In the snow, who is on the hook if someone slips and falls?

Personal injury Lawyer Matt Arnold answers the question: ” I have been injured on another person’s property. What should I do now?”


Given the recent winter weather across not only North Carolina, but 49 of 50 states (Florida is the only one without any snow on the ground, even Hawaii has something), the potential for slipping and falling has increased rather dramatically. Studies have shown that more accidents happen in the winter and property owners are often especially worried about the possibility of someone hurting themselves, fearing liability for the injuries that result from an unsuspecting accident. How does this work when it comes to snow and ice? Are the property owners always on the hook?


Sign-in-snow-Charlotte-Injury-Attorney-300x225The first thing to mention is that state and local laws can impact a property owner’s liability in the event of dangerous winter weather. In some states, like Massachusetts, the law used to clearly state that property owners were not liable for accidents that arose due to natural accumulations of ice or snow. However, the law changed a few years ago and now Massachusetts residents are liable if they fail to take “reasonable steps” to remove ice and snow from areas where visitors or the general public might travel.


Beyond the impact of state and local laws, property owners are frequently made liable due to the general doctrine of negligence. The idea behind negligence is that a person can be liable for failing to behave reasonably, even if a law isn’t specifically on point. If, for instance, it can be argued that a reasonable property owner would have realized the danger of the ice or snow accumulation and taken steps to mitigate that danger, a failure to do so might result in legal liability.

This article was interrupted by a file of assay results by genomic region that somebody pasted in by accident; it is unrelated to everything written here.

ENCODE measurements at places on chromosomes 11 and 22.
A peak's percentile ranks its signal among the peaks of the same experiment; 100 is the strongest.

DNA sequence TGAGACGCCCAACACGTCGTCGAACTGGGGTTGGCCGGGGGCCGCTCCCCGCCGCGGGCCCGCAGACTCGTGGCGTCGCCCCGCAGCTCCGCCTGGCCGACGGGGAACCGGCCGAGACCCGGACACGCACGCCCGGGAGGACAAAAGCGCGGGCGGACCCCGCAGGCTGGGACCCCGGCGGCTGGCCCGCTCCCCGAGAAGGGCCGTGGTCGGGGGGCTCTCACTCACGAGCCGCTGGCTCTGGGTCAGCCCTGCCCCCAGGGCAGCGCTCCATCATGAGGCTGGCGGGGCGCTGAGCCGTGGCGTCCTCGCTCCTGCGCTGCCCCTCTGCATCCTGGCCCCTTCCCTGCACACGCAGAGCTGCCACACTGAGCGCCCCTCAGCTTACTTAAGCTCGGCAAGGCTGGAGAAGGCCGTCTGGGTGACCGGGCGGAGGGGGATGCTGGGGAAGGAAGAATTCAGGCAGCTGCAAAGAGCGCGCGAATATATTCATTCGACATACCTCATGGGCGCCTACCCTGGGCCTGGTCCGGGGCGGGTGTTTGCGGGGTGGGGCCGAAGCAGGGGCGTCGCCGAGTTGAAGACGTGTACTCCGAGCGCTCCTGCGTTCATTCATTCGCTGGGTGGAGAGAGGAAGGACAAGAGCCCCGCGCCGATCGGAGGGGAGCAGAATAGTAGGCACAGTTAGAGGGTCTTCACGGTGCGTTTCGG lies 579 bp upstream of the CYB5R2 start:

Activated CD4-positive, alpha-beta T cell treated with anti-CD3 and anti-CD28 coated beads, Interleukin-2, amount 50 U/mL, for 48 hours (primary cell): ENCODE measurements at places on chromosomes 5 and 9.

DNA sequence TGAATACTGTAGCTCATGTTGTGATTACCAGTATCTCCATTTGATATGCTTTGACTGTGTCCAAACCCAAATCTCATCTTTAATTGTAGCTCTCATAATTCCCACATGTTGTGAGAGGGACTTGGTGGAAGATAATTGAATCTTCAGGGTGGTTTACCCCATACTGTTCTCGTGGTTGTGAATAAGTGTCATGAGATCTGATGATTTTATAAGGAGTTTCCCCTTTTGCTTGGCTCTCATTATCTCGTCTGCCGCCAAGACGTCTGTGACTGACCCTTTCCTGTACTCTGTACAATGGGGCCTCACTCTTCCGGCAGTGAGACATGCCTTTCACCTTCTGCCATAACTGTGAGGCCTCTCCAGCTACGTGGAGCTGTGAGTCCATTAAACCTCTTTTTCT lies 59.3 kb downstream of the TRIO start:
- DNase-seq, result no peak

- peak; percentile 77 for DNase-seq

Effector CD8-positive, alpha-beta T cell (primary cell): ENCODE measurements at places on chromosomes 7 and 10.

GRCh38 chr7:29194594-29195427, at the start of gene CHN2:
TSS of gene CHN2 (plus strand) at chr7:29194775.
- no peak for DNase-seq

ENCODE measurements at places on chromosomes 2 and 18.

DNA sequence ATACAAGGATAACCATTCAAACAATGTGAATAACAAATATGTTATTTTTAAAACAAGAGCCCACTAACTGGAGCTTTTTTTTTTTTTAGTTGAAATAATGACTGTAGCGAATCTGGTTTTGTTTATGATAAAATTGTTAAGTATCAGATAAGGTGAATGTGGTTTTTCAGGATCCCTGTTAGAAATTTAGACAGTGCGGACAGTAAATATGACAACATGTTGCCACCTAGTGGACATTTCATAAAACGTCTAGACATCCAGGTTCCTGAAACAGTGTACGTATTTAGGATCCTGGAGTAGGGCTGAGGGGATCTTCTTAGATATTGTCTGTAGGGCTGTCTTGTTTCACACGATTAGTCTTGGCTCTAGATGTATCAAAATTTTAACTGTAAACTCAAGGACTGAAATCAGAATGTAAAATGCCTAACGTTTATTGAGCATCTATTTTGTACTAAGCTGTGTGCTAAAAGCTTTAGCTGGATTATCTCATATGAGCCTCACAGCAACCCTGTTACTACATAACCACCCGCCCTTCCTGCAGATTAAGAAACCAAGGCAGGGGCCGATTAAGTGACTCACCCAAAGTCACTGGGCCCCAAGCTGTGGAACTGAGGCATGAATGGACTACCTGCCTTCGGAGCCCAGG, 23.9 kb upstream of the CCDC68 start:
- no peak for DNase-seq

To bring a successful claim against a property owner, the victim will need to show a few things. First, that there was a dangerous condition present on the property (the snow and ice will do the trick). Second, that the condition was such that the owner of the property knew or should have known that the dangerous condition existed. Third, the owner will need to be shown to have failed to correct the dangerous condition. Finally, the victim will need to show that the condition resulted in injury. If all these things are proven to the satisfaction of a court, the property owner might very well be held responsible.


One thing to keep in mind, especially in North Carolina, is the issue of contributory negligence. This rule is very defendant-friendly and says that if the plaintiff in a case is found to bear any responsibility for the underlying accident, then he or she cannot recover any damages from the defendant. In the case of a winter slip-and-fall, that means if the person who fell on a patch of ice wasn’t looking where he was going or was wearing inappropriate footwear, enough that he or she bears some of the blame, that may be all it takes to shield the property owner from an expensive personal injury lawsuit.


If you or someone close to you has been injured, contact an experienced personal injury attorney today who can help you receive the compensation to which you may be entitled. Contact Arnold & Smith, PLLC for a free consultation, call at 704-370-2828 or click here for additional resources.


About the Author

Matt Matthew Arnold is a Managing Member of Arnold & Smith, PLLC, where he focuses on the areas of family law, divorce, child custody, child support, alimony and equitable distribution.

Mr. Arnold was raised in Charlotte, where he graduated from Providence Senior High School. He attended Belmont Abbey College, where he graduated cum laude, before attending law school at the University of North Carolina at Chapel Hill on a full academic scholarship.

A board-certified specialist in the practice of Family Law, Mr. Arnold is admitted to practice in all state courts in North Carolina, in the United States Federal Court for the Western District of North Carolina, in the North Carolina Court of Appeals and Supreme Court, and in the Fourth Circuit United States Court of Appeals in Richmond, Virginia.

In his free time, Mr. Arnold enjoys golfing and spending time with his wife and three children.





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